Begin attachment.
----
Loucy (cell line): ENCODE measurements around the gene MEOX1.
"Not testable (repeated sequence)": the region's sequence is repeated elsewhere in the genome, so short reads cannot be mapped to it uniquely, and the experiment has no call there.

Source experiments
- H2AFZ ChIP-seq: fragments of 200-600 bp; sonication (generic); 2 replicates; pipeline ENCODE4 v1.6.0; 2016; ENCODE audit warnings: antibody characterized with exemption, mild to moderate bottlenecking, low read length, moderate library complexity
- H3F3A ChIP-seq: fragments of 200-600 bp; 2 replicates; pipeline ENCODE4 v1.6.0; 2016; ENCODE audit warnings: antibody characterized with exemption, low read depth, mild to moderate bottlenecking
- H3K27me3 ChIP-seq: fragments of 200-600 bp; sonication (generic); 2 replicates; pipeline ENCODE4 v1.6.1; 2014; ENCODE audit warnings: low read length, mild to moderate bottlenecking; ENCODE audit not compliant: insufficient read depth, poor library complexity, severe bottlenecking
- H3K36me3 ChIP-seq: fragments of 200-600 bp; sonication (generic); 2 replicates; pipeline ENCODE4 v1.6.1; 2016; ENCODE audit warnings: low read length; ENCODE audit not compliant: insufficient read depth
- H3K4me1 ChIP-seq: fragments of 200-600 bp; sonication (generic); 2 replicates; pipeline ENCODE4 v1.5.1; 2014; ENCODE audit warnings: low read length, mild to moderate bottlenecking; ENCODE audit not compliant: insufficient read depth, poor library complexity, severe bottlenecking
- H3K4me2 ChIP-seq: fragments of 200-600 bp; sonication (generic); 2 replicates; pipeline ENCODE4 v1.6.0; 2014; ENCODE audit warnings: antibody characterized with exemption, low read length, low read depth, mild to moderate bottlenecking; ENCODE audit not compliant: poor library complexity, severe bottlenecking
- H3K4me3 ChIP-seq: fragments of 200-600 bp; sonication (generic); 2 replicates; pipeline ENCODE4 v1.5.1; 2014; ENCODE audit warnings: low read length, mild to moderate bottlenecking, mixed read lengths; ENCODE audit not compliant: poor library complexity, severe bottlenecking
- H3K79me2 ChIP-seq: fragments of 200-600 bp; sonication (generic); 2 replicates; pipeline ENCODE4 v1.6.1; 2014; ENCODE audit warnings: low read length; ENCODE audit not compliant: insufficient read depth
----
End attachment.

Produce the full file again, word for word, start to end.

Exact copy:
Loucy (cell line): ENCODE measurements around the gene MEOX1.
"Not testable (repeated sequence)": the region's sequence is repeated elsewhere in the genome, so short reads cannot be mapped to it uniquely, and the experiment has no call there.

Source experiments
- H2AFZ ChIP-seq: fragments of 200-600 bp; sonication (generic); 2 replicates; pipeline ENCODE4 v1.6.0; 2016; ENCODE audit warnings: antibody characterized with exemption, mild to moderate bottlenecking, low read length, moderate library complexity
- H3F3A ChIP-seq: fragments of 200-600 bp; 2 replicates; pipeline ENCODE4 v1.6.0; 2016; ENCODE audit warnings: antibody characterized with exemption, low read depth, mild to moderate bottlenecking
- H3K27me3 ChIP-seq: fragments of 200-600 bp; sonication (generic); 2 replicates; pipeline ENCODE4 v1.6.1; 2014; ENCODE audit warnings: low read length, mild to moderate bottlenecking; ENCODE audit not compliant: insufficient read depth, poor library complexity, severe bottlenecking
- H3K36me3 ChIP-seq: fragments of 200-600 bp; sonication (generic); 2 replicates; pipeline ENCODE4 v1.6.1; 2016; ENCODE audit warnings: low read length; ENCODE audit not compliant: insufficient read depth
- H3K4me1 ChIP-seq: fragments of 200-600 bp; sonication (generic); 2 replicates; pipeline ENCODE4 v1.5.1; 2014; ENCODE audit warnings: low read length, mild to moderate bottlenecking; ENCODE audit not compliant: insufficient read depth, poor library complexity, severe bottlenecking
- H3K4me2 ChIP-seq: fragments of 200-600 bp; sonication (generic); 2 replicates; pipeline ENCODE4 v1.6.0; 2014; ENCODE audit warnings: antibody characterized with exemption, low read length, low read depth, mild to moderate bottlenecking; ENCODE audit not compliant: poor library complexity, severe bottlenecking
- H3K4me3 ChIP-seq: fragments of 200-600 bp; sonication (generic); 2 replicates; pipeline ENCODE4 v1.5.1; 2014; ENCODE audit warnings: low read length, mild to moderate bottlenecking, mixed read lengths; ENCODE audit not compliant: poor library complexity, severe bottlenecking
- H3K79me2 ChIP-seq: fragments of 200-600 bp; sonication (generic); 2 replicates; pipeline ENCODE4 v1.6.1; 2014; ENCODE audit warnings: low read length; ENCODE audit not compliant: insufficient read depth